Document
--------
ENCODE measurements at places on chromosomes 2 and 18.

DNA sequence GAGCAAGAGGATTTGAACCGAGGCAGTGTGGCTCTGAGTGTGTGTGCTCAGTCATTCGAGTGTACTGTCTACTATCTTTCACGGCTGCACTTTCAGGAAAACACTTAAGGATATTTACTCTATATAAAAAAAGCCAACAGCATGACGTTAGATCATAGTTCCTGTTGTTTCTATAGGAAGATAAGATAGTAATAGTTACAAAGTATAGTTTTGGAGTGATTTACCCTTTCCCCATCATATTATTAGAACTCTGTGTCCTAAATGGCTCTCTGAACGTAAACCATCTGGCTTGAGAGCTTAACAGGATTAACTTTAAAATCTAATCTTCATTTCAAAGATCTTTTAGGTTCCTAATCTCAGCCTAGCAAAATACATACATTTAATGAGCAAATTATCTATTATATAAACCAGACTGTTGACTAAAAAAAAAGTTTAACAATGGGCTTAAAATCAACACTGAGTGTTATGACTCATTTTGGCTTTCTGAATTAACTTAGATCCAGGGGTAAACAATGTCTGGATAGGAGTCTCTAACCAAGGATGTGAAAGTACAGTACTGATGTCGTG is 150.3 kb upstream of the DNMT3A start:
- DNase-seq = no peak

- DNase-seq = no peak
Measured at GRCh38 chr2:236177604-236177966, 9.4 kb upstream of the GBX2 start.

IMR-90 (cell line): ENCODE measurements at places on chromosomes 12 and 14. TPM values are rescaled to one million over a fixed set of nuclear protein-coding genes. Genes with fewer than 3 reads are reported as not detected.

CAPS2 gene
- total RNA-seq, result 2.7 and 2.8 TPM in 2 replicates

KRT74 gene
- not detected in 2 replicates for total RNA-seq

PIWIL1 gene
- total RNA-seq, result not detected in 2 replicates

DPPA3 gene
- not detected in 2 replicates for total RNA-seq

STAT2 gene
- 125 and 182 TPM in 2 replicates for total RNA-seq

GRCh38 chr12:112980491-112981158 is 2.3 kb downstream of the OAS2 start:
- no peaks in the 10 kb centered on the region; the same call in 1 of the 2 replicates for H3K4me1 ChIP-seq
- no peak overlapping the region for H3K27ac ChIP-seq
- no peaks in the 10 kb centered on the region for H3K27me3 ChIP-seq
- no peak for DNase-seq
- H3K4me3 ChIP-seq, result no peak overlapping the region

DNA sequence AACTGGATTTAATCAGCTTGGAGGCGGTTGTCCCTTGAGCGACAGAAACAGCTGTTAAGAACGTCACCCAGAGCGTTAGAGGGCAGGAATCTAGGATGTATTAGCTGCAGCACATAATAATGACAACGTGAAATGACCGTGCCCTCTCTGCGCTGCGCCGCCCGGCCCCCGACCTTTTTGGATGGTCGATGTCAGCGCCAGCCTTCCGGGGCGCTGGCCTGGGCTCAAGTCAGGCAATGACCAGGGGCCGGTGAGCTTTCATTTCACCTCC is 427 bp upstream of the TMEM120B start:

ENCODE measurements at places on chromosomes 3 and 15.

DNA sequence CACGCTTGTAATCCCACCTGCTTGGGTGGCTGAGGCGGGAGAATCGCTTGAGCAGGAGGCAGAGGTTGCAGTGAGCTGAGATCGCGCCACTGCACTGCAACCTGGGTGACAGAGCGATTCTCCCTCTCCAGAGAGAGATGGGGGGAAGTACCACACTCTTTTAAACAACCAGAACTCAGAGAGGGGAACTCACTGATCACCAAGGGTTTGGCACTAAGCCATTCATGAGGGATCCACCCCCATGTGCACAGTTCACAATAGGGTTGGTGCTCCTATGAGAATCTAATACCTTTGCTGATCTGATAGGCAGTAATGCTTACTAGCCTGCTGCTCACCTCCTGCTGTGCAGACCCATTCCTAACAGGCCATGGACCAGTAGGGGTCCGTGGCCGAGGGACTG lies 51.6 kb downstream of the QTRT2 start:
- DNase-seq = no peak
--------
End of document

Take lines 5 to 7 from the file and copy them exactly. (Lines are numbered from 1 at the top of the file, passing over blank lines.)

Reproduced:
Measured at GRCh38 chr2:236177604-236177966, 9.4 kb upstream of the GBX2 start.

IMR-90 (cell line): ENCODE measurements at places on chromosomes 12 and 14. TPM values are rescaled to one million over a fixed set of nuclear protein-coding genes. Genes with fewer than 3 reads are reported as not detected.

CAPS2 gene